It took little time for the man to ultimately see there was no way out. It was also the moment he understood he would never be able to go back to Fouta Djallon. With no other viable options, Sori went back to Foster and started working on becoming indispensable. He had to win back his master’s trust, accept Christianity to make him happy, and become focal to his business.
Foster was an ignorant cow herder and tobacco farmer who had little knowledge of cotton, a commodity that was becoming more important in North America. However, Sori did know about cotton since Fouta Jallon was a cotton-growing region. With Sori’s help, Foster rose to prominence as one of the region’s top cotton producers. And as a result, Sori’s power also increased as his plantation grew.
Slavery and Struggle for Freedom
Abdul Rahman Sori was regarded as loyal and trustworthy by the other slaves on the plantation. And because of his skill in managing cattle and overseeing other slaves’ work in the cotton harvest, he gained the respect of his fellow slaves. He was given permission to walk to a nearby market in Washington, Mississippi, to sell vegetables. Later, he was surprised to run into Dr. John Coates Cox, an old friend, there in 1807.
Cox had been working as a surgeon on an English ship off the coast of West Africa in the 1780s when his ship abandoned him after he got lost, got hurt on land, and needed medical attention. At that time, he was saved and carried as a curiosity to Timbo. There, he recovered and lived with Abdul Rahman’s family for six months before being escorted back to the coast to find transportation home. He and Abdul Rahman Sori reconnected decades later after randomly running into each other at the Washington market.
Cox Tries to Save Sori From Foster
On gaining knowledge of Sori’s situation, Cox offered $1000 to buy the African prince from Foster. He wanted him to travel back to his native Africa. Cox even went as far as persuading the governor of Mississippi to support his proposal. Foster, however, refused to sell Abdul Rahman because he saw him as essential to the plantation. Especially given his positive influence on the other slaves.
Before he died in 1816, Cox persisted in trying to free Abdul Rahman. But it was fruitless. However, his son William Rousseau Cox once more tried to buy and free the slave after his father’s death but was also turned down. Sori wrote a letter to his family in Arabic in 1826 with Andrew Marschalk’s support.
This letter was sent to the American Consulate in Morocco through United States Senator Thomas Reed. The letter was given to Sultan Abderrahmane II by the consul. Then he begged President John Quincy Adams and Secretary of State Henry Clay to mediate for Abdul Rahman’s freedom. However, this would be done in exchange for the release of numerous Americans who were being detained against their will in his nation.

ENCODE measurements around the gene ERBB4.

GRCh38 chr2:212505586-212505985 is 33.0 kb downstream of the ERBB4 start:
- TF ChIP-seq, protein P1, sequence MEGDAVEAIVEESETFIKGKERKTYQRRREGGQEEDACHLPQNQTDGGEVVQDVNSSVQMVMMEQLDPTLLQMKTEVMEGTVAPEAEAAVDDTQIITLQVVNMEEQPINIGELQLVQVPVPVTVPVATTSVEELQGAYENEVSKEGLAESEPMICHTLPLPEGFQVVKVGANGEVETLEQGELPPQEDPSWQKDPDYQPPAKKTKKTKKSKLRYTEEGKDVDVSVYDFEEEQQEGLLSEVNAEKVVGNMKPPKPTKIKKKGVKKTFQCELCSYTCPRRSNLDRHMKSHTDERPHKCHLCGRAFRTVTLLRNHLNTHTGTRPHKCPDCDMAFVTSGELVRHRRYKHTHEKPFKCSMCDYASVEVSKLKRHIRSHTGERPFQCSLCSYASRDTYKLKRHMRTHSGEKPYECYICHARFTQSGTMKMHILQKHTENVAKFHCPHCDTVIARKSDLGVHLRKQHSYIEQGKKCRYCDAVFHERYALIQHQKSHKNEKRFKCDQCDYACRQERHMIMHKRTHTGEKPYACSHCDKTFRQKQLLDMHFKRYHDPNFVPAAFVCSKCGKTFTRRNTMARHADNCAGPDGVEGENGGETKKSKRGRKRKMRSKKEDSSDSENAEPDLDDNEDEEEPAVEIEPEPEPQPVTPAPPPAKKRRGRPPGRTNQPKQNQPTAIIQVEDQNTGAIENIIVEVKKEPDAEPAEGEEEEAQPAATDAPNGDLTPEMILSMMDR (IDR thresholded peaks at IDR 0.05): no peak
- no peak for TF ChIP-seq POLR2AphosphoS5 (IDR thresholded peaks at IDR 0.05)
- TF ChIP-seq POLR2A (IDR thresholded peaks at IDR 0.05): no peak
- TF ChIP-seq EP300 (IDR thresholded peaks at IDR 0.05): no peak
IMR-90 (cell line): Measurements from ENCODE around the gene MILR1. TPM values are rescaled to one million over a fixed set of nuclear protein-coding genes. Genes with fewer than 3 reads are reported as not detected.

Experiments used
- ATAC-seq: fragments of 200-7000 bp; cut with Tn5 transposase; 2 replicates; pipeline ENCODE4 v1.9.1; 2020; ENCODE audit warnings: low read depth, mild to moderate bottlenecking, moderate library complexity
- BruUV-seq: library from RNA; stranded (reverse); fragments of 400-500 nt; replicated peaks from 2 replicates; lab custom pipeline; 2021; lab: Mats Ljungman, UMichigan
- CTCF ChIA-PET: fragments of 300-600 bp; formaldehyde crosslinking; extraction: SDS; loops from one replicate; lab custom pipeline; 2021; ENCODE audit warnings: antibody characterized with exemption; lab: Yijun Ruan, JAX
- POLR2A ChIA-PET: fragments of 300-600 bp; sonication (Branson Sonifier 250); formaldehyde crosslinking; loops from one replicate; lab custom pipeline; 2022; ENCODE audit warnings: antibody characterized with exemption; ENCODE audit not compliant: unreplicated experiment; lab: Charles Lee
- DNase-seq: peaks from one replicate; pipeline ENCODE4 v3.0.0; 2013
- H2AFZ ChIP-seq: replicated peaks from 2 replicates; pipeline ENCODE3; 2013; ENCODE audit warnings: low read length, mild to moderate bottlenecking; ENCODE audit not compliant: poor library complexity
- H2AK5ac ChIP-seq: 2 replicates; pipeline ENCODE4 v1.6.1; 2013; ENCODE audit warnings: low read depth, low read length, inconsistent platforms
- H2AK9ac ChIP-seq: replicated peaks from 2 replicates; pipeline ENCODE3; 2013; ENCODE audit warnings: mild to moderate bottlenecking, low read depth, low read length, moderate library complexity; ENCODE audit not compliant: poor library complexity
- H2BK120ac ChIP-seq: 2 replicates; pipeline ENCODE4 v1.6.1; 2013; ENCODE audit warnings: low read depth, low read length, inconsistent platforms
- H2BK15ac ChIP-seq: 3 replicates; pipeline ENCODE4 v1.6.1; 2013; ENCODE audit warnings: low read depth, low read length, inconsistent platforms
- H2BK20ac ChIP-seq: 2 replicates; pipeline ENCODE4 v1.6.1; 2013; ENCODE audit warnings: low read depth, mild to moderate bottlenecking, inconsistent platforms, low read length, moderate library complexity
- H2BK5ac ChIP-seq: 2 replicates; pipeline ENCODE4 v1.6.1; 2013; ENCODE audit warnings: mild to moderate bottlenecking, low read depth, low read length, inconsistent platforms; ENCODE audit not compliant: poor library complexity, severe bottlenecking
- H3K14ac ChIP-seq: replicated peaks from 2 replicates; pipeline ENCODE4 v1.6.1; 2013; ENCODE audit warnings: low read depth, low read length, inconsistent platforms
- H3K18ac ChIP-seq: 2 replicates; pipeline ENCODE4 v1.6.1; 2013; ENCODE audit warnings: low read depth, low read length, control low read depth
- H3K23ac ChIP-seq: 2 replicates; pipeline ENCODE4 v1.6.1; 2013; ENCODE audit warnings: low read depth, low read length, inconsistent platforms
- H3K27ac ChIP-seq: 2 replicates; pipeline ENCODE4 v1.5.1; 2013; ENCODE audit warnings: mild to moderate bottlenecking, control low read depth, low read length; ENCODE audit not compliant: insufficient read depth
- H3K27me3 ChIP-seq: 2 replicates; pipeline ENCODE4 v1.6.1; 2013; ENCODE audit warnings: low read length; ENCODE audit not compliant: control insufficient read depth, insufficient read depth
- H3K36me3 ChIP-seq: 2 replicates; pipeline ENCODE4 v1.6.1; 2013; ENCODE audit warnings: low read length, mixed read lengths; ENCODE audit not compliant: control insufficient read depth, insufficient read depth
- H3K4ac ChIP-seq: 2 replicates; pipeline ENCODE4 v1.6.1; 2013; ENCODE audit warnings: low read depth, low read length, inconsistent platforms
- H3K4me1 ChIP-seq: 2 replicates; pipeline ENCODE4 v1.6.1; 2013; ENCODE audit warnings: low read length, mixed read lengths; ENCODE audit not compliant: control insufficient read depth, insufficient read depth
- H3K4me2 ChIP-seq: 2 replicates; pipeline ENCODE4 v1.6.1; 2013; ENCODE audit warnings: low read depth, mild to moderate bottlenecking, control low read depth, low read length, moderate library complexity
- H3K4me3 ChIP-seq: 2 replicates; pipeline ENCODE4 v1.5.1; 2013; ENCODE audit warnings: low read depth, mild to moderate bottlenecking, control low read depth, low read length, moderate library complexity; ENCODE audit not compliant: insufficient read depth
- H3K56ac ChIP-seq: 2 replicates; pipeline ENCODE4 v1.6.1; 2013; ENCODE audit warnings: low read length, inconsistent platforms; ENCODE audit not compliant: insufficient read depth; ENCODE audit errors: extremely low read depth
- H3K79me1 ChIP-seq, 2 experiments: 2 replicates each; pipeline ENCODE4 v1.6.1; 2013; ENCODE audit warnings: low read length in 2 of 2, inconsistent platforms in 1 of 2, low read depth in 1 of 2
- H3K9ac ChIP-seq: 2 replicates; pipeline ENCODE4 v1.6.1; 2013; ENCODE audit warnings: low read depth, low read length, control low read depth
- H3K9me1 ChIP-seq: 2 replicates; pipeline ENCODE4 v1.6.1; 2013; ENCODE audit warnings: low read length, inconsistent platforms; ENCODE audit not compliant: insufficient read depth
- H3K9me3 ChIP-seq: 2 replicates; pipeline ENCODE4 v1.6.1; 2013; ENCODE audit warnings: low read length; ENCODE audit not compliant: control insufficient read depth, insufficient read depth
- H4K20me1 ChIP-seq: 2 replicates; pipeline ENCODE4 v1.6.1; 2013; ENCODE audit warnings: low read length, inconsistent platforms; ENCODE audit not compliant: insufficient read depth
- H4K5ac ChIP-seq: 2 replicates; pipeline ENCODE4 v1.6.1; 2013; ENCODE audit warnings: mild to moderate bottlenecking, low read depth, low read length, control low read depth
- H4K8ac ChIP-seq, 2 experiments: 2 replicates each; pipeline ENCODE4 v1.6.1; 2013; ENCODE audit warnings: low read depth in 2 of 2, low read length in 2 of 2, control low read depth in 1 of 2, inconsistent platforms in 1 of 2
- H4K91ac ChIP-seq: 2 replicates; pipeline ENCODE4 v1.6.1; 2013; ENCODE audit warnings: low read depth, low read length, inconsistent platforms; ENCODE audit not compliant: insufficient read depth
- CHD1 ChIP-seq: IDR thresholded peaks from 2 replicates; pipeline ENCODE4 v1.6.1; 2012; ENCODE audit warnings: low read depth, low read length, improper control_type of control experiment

After this intervention, Thomas Foster, in 1828, consented to Abdul Rahman’s release without compensation, giving him over to Marschalk and his wife. They subsequently set him free with the condition that he be transported to Africa by the government. Foster additionally gave Marschalk permission to pay $200 in donations – from Natchez residents to buy Isabella at a discount and set her free. From there, they went to Baltimore, where he met Clay. On May 15, Sori met with President Adams. And he stated his desire for his five sons and eight grandchildren to become free. Afterward, he described his encounter in a letter to his children in Mississippi.
Freedom and Death of the Infamous African Prince
Before leaving the country, Abdul Rahman and his wife undertook a 10-month tour. This included going through several northern towns to garner support for his family’s release from Natchez. They did this through the press, personal appearances, the American Colonization Society, and politicians.
On February 9, 1829, Abdul Rahman and Isabella boarded the Harriet from Norfolk, Virginia. They traveled without their family because they had only raised $4000 of the projected $10,000 needed to rescue their children and grandchildren. The American Colonization Society had paid for this group of freemen’s trip to Liberia. After arriving, Abdul Rahman wrote to America to request money to liberate his children, to explain his plans to develop trade with his motherland, which he intended to visit, and to report that he was “unwell, but much better.”
Although he had received assistance and transportation under the guise of having embraced Christianity, – “as soon as he got in sight” of Africa, he switched back to practicing Islam wholeheartedly. On July 6, 1829, at the age of roughly 67, he and 30 other passengers from the Harriet died amid a yellow fever epidemic that was ravaging the area. Hence, he would never see Fouta Djallon or his children again.